Thermally Conductive High-Density Polyethylene Composites for Ground Heat Exchangers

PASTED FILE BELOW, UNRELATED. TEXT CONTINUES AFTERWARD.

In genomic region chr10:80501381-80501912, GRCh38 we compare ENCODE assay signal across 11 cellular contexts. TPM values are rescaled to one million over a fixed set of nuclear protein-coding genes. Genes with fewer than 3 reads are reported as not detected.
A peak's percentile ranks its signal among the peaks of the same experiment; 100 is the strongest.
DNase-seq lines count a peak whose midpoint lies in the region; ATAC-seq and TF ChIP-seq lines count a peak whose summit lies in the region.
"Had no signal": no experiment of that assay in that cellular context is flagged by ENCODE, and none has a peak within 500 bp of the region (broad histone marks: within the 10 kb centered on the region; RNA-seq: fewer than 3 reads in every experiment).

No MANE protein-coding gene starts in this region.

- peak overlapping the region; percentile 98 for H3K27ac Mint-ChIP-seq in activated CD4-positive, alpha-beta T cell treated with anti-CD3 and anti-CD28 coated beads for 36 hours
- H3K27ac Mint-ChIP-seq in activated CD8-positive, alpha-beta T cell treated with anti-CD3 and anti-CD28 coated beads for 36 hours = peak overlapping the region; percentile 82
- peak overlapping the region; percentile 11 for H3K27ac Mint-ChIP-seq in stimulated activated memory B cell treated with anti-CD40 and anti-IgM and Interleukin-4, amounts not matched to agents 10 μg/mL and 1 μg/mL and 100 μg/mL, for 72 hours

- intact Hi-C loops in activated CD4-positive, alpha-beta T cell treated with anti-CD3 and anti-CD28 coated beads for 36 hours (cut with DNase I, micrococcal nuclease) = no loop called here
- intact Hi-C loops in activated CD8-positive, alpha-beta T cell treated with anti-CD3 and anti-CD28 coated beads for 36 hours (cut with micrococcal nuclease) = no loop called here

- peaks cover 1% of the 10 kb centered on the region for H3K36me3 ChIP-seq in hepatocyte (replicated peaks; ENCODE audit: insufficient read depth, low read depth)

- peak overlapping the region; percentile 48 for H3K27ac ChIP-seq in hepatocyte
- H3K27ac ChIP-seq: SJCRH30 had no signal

Sammanfattning: Today, the energy used for the heating and cooling of offices, shopping centres, schools, residential areas, andother buildings is as large as 50% of the total energy consumption in the world. The climate change, globalwarming, and environmental issues have forced high requirements for energy efficiency and clean energyproduction in buildings. The general targets in all sectors are toward nearly zero energy buildings (nZEB) andthe next step solution is positive energy buildings (PEB). To achieve a net zero carbon footprint and evenpositive energy buildings, sustainable energy production systems that mainly rely on renewable energycombined with energy efficiency and integration technologies must be implemented.Geothermal energy has a unique position among the renewable energy resources. Near-surface or shallowground maintains almost a constant temperature during the seasons, and therefore ground can be used as aheat source during the winter and as a heat sink during the summer. A ground source heat pump system(GSHP) consists of a heat pump, which is connected to the delivery system and a ground heat exchanger(GHE).The majority of the ground source heat pump systems in Europe use vertical borehole heat exchangers (BHE).The key problem here is obtaining the largest possible heat flow exchanged with the rock mass. The energydemand and ground properties are the most parameters that influence the performance of a GSHP. Theamount of heat taken from the rock mass depends on the thermal conductivity of the surroundings and theborehole thermal resistance. Numerous attempts have been made to reduce the thermal resistance of theborehole in different ways but until recently, little attention has been paid to the enhancement of propertiesof the material used to produce GHEs.In light of the above considerations, a novel thermoplastic composite, to have lower thermal resistance in theGSHP systems that affects the maximum heat flow exchanged between the heat carrier and the rock mass,has been introduced. This includes the development of a state-of-the art research and developmentinfrastructure to support the use of new materials and test methods for the BHEs. High density polyethylene(HDPE) composites reinforced with inorganic fillers and their properties were investigated. The compositeswere prepared by melt blending and injection moulding. In the context of this study, the thermo-physical,mechanical, and morphological properties of these composites were studied; thereafter, using a numericalmodel simulation, the effectiveness of the new material was evaluated. The very positive finding was that theaddition of talc particulates, not only improved the thermal conductivity and thermal diffusivity of thecomposites, but it also simultaneously increased the properties of the composites regarding stiffness andimpact resistance, which are important parameters in the deep GSHP system.Thermal conductivity, thermal diffusivity, and density values of the composites increased almost linearly, butthe increase in moisture absorption in the long-term showed non-linear behaviour under the chosenexperimental conditions. The maximum thermal conductivity was up to 70% higher than for the unfilled HDPEat a talc concentration of 35 wt.-%. The numerical simulation showed that the enhancement of the thermalconductivity of the material can significantly reduce the overall borehole thermal resistance.Melt rheological investigation of the HDPE-talc blends at constant shear stress and constant shear rateindicated that the melt obeyed the power-law model and shear thinning behaviour.The results have also illustrated that the presence of talc has considerable effect on the lifetime expectancy ofthe product. It was presented that the thermal stability was enhanced, while the oxidation induction timedecreased in cooperation with the talc. Furthermore, the temperature of the α relaxation shifted towardhigher temperature and finally, the strain hardening modulus for the HDPE/talc composites was assessed andcompared to the neat HDPE as a measure of environmental stress crack resistance.
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